The most shared Art of a Manager post to date is Artist Texting is the New Craze.

Our community understands the power the artists and brands we represent have ceded to social media companies.

It was and remains our duty to build relationships with fans on the platforms these companies provide.

However, as social media companies evolve their algorithms to decide whether or not our content shows up in fans’ feeds or not, it’s up to us to adjust our strategy accordingly.

We know they are cutting our audience and prioritizing paid media, but what are the steps we and our artists are taking to do something about it?

This bullet in a newsletter from Jason Feifer, the Editor in Chief at Entrepreneur Magazine, reminded me of the need to act immediately –

Own your future — don’t rent it

As a guy in media, I was haunted by this tale of what happened to a once-booming content site called LittleThings. The quick of it: “LittleThings, which started as a pet supplies e-commerce site, became a poster child for astonishing audience growth, topping 50 million uniques in three years by sharing inspirational stories on Facebook.” Its founder once explained the success this way: “As long as you constantly pivot within the Facebook ecosystem, you’ll be fine.”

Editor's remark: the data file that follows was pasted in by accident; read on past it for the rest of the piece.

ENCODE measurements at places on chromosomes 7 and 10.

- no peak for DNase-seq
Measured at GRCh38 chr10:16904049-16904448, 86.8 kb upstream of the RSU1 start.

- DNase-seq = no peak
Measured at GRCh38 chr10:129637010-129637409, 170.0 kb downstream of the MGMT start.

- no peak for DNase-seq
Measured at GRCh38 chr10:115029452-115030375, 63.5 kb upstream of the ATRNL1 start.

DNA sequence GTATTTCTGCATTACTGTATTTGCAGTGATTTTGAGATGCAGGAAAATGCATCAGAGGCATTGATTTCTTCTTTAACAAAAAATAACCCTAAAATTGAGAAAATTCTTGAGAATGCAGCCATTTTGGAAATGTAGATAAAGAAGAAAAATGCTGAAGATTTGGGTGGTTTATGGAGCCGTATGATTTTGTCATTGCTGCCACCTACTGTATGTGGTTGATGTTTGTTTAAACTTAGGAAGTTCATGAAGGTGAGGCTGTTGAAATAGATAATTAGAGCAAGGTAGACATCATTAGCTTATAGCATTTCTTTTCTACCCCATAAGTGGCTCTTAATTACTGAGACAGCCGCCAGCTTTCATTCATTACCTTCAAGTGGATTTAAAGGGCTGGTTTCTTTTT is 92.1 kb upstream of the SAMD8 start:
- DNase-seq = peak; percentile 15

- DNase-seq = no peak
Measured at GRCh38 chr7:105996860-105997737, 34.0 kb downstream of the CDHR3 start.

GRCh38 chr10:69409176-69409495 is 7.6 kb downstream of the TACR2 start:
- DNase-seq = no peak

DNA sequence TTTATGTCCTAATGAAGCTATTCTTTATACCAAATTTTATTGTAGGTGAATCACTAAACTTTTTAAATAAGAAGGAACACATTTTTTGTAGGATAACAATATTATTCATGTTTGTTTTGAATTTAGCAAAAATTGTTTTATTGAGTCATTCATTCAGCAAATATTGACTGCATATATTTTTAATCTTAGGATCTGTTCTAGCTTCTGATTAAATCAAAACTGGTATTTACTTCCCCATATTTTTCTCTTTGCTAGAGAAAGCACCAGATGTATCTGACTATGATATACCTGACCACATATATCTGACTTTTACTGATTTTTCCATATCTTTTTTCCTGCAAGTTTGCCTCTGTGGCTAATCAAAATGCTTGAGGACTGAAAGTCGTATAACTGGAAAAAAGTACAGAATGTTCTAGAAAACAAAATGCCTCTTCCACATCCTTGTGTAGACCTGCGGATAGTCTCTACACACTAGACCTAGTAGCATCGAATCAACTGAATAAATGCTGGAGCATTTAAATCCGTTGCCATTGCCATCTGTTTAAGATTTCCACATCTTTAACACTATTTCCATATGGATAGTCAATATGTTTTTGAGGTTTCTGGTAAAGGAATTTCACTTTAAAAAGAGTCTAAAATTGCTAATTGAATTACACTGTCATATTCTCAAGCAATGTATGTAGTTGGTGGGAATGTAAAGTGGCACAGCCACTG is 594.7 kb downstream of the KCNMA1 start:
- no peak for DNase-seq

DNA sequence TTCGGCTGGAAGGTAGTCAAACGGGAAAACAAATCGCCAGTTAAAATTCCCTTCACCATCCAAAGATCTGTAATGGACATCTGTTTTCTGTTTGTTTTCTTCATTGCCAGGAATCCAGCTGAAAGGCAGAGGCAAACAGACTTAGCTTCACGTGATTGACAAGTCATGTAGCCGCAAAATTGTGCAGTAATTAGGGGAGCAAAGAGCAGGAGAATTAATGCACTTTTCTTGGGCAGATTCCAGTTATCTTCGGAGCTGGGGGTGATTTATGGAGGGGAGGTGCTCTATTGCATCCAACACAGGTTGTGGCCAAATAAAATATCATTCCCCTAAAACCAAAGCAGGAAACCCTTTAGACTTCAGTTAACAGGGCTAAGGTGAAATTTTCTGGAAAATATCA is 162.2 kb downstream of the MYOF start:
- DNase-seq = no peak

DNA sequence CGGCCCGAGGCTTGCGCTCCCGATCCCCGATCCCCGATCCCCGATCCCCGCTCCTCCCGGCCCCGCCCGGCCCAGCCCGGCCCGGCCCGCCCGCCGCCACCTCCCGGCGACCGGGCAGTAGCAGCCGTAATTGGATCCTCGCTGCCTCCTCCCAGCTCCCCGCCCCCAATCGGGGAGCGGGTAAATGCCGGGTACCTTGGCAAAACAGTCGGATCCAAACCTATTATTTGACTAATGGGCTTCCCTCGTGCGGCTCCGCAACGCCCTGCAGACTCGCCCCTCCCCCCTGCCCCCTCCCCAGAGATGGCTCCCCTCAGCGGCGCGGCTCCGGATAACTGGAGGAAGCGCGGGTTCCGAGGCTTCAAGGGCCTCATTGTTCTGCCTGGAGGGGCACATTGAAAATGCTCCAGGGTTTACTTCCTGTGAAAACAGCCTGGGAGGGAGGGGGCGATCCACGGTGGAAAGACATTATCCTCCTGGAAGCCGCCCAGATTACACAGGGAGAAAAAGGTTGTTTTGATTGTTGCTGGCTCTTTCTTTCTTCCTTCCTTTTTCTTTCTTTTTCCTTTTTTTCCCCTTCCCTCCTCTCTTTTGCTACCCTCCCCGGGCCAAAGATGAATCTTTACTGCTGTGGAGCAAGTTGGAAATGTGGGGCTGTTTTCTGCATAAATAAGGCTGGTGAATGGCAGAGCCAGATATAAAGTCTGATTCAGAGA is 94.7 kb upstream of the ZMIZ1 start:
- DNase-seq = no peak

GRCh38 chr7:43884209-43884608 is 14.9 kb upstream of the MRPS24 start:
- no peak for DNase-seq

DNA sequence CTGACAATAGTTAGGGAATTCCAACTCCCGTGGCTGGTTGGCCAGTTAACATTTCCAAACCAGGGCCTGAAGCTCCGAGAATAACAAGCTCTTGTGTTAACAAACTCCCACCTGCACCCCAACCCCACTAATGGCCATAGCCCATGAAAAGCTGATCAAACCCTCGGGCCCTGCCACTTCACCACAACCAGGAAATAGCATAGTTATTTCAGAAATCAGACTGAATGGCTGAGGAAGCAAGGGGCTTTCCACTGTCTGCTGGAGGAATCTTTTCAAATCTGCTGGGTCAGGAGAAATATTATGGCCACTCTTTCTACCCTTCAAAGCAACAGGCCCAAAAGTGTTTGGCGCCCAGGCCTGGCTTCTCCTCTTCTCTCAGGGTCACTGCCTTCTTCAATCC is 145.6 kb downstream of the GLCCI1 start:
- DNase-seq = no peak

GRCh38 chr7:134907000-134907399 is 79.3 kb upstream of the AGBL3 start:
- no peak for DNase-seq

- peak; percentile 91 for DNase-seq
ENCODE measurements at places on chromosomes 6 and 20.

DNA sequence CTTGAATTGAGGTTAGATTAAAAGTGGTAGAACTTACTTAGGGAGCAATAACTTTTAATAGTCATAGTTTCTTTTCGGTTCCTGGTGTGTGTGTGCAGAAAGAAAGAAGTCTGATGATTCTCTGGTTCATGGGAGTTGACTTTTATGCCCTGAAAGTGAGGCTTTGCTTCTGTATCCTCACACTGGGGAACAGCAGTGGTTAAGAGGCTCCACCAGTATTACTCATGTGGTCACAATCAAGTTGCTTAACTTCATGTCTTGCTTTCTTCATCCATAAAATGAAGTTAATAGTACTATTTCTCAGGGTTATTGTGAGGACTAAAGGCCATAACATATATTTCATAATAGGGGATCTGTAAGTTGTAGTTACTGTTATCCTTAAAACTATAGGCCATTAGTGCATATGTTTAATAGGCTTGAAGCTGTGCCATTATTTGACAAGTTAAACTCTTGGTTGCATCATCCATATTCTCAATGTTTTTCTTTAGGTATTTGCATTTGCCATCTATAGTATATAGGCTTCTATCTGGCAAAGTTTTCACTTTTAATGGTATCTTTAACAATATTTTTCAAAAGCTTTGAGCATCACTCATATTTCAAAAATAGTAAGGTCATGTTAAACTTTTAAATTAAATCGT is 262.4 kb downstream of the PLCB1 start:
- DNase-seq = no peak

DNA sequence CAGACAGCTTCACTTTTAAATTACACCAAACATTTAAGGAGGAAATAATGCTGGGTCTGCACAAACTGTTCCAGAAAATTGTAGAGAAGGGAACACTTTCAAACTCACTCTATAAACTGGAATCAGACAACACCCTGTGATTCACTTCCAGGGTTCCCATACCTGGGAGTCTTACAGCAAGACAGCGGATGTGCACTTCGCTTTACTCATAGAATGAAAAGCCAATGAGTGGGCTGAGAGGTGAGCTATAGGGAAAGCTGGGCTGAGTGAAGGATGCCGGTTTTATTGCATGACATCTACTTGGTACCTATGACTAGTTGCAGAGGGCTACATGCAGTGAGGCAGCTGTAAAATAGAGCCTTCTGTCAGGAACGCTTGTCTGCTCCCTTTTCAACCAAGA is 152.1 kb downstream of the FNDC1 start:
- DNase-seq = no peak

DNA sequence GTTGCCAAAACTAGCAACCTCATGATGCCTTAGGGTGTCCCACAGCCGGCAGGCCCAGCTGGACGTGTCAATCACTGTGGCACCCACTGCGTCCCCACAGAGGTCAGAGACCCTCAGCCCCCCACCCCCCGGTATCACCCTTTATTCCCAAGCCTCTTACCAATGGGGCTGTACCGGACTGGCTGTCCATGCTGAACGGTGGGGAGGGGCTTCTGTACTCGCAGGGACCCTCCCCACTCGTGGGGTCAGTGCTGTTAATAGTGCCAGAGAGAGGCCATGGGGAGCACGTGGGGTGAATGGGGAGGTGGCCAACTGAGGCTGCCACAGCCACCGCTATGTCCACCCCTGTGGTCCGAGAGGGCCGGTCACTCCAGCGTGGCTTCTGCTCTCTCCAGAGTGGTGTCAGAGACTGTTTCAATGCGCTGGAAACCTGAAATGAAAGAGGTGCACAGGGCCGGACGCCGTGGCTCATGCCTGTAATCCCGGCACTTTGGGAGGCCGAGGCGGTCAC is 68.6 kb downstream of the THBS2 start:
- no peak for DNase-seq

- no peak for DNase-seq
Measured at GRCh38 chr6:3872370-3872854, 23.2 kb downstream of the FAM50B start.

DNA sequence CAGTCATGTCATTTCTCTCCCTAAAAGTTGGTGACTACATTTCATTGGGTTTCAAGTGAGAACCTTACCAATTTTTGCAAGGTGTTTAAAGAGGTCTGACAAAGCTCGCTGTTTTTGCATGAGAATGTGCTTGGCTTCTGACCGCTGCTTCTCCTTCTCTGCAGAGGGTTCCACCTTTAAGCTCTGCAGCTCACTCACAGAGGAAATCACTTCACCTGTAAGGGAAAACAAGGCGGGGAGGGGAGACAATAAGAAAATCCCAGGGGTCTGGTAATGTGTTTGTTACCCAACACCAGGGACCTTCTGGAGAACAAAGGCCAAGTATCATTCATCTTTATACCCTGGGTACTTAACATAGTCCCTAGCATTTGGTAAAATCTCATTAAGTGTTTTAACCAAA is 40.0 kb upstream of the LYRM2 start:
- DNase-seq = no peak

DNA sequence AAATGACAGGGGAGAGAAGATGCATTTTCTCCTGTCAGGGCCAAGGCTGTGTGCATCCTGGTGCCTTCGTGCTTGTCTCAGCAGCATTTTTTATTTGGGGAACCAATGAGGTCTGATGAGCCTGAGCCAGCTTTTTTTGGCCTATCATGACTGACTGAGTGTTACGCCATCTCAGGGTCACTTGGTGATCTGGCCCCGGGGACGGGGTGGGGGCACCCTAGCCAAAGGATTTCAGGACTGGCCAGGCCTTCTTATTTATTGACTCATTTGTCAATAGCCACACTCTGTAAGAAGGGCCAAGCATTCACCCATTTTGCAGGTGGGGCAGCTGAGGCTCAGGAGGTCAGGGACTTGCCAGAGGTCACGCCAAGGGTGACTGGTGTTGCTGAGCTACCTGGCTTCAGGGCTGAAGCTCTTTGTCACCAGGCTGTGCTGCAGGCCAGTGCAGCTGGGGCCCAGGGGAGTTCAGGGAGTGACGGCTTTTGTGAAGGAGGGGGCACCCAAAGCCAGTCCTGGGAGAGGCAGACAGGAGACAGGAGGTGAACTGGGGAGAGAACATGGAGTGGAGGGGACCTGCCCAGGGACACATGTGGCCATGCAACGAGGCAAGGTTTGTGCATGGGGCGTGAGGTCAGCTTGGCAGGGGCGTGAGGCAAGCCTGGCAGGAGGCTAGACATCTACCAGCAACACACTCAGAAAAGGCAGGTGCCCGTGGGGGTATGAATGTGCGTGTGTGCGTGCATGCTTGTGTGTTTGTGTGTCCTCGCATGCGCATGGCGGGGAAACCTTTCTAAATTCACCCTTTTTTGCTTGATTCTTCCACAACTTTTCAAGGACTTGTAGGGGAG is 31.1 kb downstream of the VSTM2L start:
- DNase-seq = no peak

Then Facebook changed its algorithm in a way that LittleThings couldn’t adjust to. Here’s what happened to its traffic:

Shortly after that: Death.

Digiday summarized the story this way: “Live by the algorithm, die by the algorithm”. True enough. But let’s go larger, and say this: “Live by someone else’s terms, die by someone else’s terms.” If we don’t own our relationships — to our customers, our audience, our fans, our partners — we’re simply renting it from someone else. And that leaves us exposed.

This isn’t news in the media world; everyone in my industry is freaking out about how much control we’ve ceded to platforms. But I hope entrepreneurs in other industries are thinking about this too. Do you have a direct line to your customers? Are you making sure those relationships are maintained and ever-growing? Can you do more to stay in touch? LittleThings is a warning to everyone: Own it, or lose it.

Today, stop for a minute and think about what you and your artists are doing to own the relationship with the fan.

What are you doing to create or grow the channel you control to communicate with fans as opposed to relying on social media companies to expose your posts?

History tells us these companies will continue to bottleneck your audience, and none of us want to be LittleThings.

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